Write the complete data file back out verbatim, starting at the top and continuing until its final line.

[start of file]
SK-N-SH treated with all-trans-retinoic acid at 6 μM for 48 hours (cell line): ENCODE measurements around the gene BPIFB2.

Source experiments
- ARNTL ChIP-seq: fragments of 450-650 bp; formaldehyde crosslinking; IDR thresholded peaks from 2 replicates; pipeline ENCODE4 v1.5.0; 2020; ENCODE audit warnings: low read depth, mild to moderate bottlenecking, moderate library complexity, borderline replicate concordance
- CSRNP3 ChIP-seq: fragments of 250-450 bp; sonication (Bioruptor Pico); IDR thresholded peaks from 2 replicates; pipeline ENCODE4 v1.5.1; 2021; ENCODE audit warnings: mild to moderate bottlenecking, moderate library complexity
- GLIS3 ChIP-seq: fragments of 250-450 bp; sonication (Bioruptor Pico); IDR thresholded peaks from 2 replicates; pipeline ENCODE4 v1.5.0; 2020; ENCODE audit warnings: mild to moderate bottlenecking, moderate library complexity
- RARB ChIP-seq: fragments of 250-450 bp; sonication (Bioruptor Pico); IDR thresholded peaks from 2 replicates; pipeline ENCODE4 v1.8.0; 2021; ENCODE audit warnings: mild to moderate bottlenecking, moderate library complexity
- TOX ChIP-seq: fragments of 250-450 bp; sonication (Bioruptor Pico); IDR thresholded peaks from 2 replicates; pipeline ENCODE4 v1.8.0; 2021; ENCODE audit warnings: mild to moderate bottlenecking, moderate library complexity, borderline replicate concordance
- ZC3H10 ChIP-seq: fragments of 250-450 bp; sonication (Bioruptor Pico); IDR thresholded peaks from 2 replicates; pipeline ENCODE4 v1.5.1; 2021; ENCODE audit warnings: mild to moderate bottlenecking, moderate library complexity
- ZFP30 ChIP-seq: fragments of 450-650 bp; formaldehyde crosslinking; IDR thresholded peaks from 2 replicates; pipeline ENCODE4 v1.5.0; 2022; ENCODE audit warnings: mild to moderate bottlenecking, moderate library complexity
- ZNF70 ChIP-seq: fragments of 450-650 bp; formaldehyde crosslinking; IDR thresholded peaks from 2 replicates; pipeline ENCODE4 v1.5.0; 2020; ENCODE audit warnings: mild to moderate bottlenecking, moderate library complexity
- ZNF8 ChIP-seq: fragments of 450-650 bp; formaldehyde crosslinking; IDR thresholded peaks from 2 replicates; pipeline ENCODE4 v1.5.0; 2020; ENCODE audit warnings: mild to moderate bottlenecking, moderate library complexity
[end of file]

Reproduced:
SK-N-SH treated with all-trans-retinoic acid at 6 μM for 48 hours (cell line): ENCODE measurements around the gene BPIFB2.

Source experiments
- ARNTL ChIP-seq: fragments of 450-650 bp; formaldehyde crosslinking; IDR thresholded peaks from 2 replicates; pipeline ENCODE4 v1.5.0; 2020; ENCODE audit warnings: low read depth, mild to moderate bottlenecking, moderate library complexity, borderline replicate concordance
- CSRNP3 ChIP-seq: fragments of 250-450 bp; sonication (Bioruptor Pico); IDR thresholded peaks from 2 replicates; pipeline ENCODE4 v1.5.1; 2021; ENCODE audit warnings: mild to moderate bottlenecking, moderate library complexity
- GLIS3 ChIP-seq: fragments of 250-450 bp; sonication (Bioruptor Pico); IDR thresholded peaks from 2 replicates; pipeline ENCODE4 v1.5.0; 2020; ENCODE audit warnings: mild to moderate bottlenecking, moderate library complexity
- RARB ChIP-seq: fragments of 250-450 bp; sonication (Bioruptor Pico); IDR thresholded peaks from 2 replicates; pipeline ENCODE4 v1.8.0; 2021; ENCODE audit warnings: mild to moderate bottlenecking, moderate library complexity
- TOX ChIP-seq: fragments of 250-450 bp; sonication (Bioruptor Pico); IDR thresholded peaks from 2 replicates; pipeline ENCODE4 v1.8.0; 2021; ENCODE audit warnings: mild to moderate bottlenecking, moderate library complexity, borderline replicate concordance
- ZC3H10 ChIP-seq: fragments of 250-450 bp; sonication (Bioruptor Pico); IDR thresholded peaks from 2 replicates; pipeline ENCODE4 v1.5.1; 2021; ENCODE audit warnings: mild to moderate bottlenecking, moderate library complexity
- ZFP30 ChIP-seq: fragments of 450-650 bp; formaldehyde crosslinking; IDR thresholded peaks from 2 replicates; pipeline ENCODE4 v1.5.0; 2022; ENCODE audit warnings: mild to moderate bottlenecking, moderate library complexity
- ZNF70 ChIP-seq: fragments of 450-650 bp; formaldehyde crosslinking; IDR thresholded peaks from 2 replicates; pipeline ENCODE4 v1.5.0; 2020; ENCODE audit warnings: mild to moderate bottlenecking, moderate library complexity
- ZNF8 ChIP-seq: fragments of 450-650 bp; formaldehyde crosslinking; IDR thresholded peaks from 2 replicates; pipeline ENCODE4 v1.5.0; 2020; ENCODE audit warnings: mild to moderate bottlenecking, moderate library complexity